Follow-up data included status of disease, date of progression if any, site of failure and last follow up date. CT imaging and CA19-9 tumor markers evaluated tumor response to treatment. Local failure was defined as increase in the sum of the longest diameter of target lesion. If a new lesion developed in the liver but outside the radiation field, it was interpreted as failure outside the treated area. Acute and late toxicities were defined as symptoms that develop within three months after SBRT or later, respectively.
Descriptive statistics was used to analyze patient, tumor, and treatment characteristics. Kaplan-Meier analysis was performed to report survival and local control outcomes. GraphPad Prism Version 6.0.c software GraphPad Software, Inc., La Jolla, CA, USA) was used for statistical analysis.
Thirty-four patients with 42 lesions were treated with SBRT using the CyberKnifeTM for intrahepatic or hilar cholangiocarcinoma at our center between February 2006 and February 2014. Sixteen males and 18 females were included. The median age at the time of treatment was 72 years (range 38-94 years).
Twenty-nine patients had unresectable disease, three were medically inoperable and two had positive margins. There were 31 intrahepatic lesions and 11 hilar cholangiocarcinomas. Twenty-one (62%) patients had biliary stents.
The patient and treatment characteristics are described in Table 1.
The medial tumor volume was 63.8cc (range 5.88-500.56cc). The median prescription dose was 30 Gy in three fractions to the median 75% (67-87%) isodose line. The average maximum dose was 40 Gy and Conformality Index (CI) and the Homogeneity Index (HI) was 1.28 and 1.33 respectively.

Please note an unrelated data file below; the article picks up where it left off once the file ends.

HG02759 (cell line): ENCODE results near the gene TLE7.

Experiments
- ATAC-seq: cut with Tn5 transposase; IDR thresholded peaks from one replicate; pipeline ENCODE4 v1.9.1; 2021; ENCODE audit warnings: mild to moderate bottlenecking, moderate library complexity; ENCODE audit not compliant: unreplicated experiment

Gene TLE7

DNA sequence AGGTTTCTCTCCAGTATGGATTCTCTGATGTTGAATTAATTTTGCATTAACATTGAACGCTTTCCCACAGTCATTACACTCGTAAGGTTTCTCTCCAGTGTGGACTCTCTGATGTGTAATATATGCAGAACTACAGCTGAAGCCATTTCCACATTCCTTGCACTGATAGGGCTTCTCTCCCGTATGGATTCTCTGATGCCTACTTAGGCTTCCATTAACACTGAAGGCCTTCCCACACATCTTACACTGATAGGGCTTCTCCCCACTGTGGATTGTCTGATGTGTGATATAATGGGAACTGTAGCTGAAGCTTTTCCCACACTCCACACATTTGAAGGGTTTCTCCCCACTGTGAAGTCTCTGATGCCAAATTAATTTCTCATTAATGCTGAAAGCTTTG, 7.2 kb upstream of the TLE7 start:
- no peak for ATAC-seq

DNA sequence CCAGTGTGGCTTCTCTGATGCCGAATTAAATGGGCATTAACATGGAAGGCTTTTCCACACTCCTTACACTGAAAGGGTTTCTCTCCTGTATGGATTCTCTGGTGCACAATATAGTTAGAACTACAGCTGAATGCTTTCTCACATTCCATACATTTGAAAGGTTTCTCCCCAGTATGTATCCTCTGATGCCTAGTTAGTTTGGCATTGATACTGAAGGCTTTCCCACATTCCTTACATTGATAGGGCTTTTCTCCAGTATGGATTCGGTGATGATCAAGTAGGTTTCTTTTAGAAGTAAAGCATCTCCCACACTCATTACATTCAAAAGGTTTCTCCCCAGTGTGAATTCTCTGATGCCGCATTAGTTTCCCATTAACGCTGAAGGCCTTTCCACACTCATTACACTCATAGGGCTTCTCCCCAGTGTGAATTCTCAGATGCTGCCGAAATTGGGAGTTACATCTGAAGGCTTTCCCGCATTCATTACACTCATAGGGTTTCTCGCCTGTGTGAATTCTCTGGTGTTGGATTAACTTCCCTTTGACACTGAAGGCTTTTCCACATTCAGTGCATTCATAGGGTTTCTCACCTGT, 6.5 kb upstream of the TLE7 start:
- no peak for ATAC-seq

Median follow-up was 38 months (8 to 71 months). The overall median survival after SBRT was 17 months. The actuarial 1-year, 2-year and 4-year survival rates were 58%, 31% and 19% respectively. The 1-year and 4-year actuarial local control rates were 88% and 79%. Median progression-free survival was 10 months after SBRT. Four patients failed in the liver outside the treatment area, and nine patients developed distant metastasis. The Kaplan-Meier actuarial local control and overall survival is shown in Figure 2.
Most patients developed fatigue. Six patients had symptomatic nausea requiring medication (18% Grade II toxicity). There were four Grade III adverse effects (12%). Two patients developed duodenal ulceration, one patient had cholangitis and one patient developed a liver abscess. There was no Grade IV or higher toxicity.
Patient and Treatment Characteristics
|Patient and initial treatment characteristics. (Patients=34,lesions=42)||Number (%)|
|Additional Treatment||Chemotherapy||18 (52.9%)|
|Surgery||Resected with positive margins||2 (5.9%)|
|By Radiologic Criteria||7(20.6%) %)|